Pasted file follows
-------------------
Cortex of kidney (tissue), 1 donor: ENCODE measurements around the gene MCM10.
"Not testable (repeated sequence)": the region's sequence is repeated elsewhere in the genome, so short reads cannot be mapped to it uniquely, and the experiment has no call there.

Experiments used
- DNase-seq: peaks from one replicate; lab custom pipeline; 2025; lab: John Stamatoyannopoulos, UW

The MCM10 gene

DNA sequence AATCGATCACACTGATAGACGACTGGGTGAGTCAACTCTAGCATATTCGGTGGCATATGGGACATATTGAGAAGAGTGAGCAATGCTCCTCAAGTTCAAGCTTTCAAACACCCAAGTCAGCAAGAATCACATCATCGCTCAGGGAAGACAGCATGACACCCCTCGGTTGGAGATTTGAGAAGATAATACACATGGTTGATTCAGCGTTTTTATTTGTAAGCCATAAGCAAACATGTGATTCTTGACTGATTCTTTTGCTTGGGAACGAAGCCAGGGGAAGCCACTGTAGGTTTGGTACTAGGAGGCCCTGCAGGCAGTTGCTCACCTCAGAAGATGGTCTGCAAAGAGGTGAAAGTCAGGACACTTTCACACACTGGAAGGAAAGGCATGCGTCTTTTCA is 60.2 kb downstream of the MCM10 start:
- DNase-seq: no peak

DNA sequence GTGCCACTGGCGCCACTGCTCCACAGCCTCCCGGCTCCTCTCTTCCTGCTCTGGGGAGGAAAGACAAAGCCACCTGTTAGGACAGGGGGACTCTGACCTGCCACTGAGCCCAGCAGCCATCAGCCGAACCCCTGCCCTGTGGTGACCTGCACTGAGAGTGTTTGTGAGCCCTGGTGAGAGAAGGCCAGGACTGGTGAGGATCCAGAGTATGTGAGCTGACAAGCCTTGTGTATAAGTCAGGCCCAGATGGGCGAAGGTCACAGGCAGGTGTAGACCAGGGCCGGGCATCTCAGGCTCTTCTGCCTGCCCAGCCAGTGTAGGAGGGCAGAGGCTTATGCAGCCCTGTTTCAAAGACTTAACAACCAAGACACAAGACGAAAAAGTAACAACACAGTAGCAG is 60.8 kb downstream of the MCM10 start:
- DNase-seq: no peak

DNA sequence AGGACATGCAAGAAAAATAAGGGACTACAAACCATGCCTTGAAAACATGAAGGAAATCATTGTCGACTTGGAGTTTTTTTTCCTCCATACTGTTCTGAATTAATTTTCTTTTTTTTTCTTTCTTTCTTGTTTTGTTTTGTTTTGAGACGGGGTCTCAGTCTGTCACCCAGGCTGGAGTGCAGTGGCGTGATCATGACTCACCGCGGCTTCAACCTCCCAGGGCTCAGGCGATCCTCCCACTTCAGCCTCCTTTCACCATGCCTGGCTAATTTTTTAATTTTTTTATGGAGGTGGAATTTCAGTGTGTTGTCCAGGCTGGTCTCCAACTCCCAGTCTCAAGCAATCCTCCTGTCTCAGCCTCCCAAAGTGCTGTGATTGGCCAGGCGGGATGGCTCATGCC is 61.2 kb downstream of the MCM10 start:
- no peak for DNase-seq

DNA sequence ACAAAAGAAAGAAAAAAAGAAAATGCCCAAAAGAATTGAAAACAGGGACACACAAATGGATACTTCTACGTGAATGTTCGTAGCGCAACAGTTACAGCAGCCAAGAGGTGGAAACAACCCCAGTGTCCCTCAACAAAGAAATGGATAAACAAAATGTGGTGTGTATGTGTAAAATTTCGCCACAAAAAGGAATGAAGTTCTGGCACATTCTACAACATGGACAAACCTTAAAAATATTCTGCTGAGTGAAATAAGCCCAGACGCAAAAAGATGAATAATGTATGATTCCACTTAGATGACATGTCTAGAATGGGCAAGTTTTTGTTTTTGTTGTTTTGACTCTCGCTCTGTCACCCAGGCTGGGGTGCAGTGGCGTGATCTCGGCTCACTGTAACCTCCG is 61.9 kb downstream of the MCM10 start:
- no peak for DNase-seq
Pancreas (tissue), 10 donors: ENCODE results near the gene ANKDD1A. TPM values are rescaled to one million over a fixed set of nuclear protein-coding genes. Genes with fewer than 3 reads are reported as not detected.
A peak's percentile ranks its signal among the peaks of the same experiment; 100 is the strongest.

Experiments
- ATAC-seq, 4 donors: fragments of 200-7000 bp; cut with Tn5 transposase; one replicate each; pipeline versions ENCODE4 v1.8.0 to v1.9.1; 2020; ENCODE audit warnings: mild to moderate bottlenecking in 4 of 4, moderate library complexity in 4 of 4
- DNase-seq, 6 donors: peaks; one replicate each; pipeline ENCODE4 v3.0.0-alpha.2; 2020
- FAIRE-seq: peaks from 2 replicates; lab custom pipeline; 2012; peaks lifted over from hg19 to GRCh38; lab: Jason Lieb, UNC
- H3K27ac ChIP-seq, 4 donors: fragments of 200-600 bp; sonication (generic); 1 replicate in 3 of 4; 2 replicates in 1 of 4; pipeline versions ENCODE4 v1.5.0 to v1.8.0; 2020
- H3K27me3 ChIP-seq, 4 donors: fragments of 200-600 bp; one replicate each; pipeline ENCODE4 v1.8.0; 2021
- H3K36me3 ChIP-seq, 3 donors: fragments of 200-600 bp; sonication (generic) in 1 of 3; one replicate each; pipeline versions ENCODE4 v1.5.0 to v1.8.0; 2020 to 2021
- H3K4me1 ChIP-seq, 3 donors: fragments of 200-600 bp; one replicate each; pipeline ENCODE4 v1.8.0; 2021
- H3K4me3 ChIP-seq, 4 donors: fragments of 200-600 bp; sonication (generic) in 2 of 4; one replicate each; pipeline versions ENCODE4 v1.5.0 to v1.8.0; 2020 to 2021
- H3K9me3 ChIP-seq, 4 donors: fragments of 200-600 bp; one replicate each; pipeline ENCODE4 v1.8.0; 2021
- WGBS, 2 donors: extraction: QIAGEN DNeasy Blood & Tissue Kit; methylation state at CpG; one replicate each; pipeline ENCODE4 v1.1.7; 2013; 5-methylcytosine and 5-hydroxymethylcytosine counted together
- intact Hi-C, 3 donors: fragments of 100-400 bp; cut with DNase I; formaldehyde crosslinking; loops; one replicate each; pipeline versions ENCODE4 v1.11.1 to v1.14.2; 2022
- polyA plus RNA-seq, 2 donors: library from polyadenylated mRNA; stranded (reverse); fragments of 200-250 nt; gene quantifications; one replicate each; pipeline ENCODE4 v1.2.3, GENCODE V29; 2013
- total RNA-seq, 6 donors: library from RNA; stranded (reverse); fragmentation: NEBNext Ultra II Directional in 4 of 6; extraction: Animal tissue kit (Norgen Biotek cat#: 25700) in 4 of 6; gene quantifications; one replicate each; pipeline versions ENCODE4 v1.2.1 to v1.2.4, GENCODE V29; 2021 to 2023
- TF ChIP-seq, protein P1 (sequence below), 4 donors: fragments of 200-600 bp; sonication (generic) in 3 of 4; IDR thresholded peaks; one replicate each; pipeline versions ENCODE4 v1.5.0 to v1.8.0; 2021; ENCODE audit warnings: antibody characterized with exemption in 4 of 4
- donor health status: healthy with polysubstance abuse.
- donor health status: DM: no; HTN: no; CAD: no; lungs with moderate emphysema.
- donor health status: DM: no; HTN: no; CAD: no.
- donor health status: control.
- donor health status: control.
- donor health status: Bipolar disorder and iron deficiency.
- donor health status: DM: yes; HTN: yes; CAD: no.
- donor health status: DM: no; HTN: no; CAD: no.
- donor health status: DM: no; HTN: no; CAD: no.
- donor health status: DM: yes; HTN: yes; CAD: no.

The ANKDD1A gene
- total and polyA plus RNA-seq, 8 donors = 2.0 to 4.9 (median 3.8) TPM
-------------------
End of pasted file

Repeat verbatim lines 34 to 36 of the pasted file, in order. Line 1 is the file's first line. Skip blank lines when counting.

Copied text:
- donor health status: control.
- donor health status: control.
- donor health status: Bipolar disorder and iron deficiency.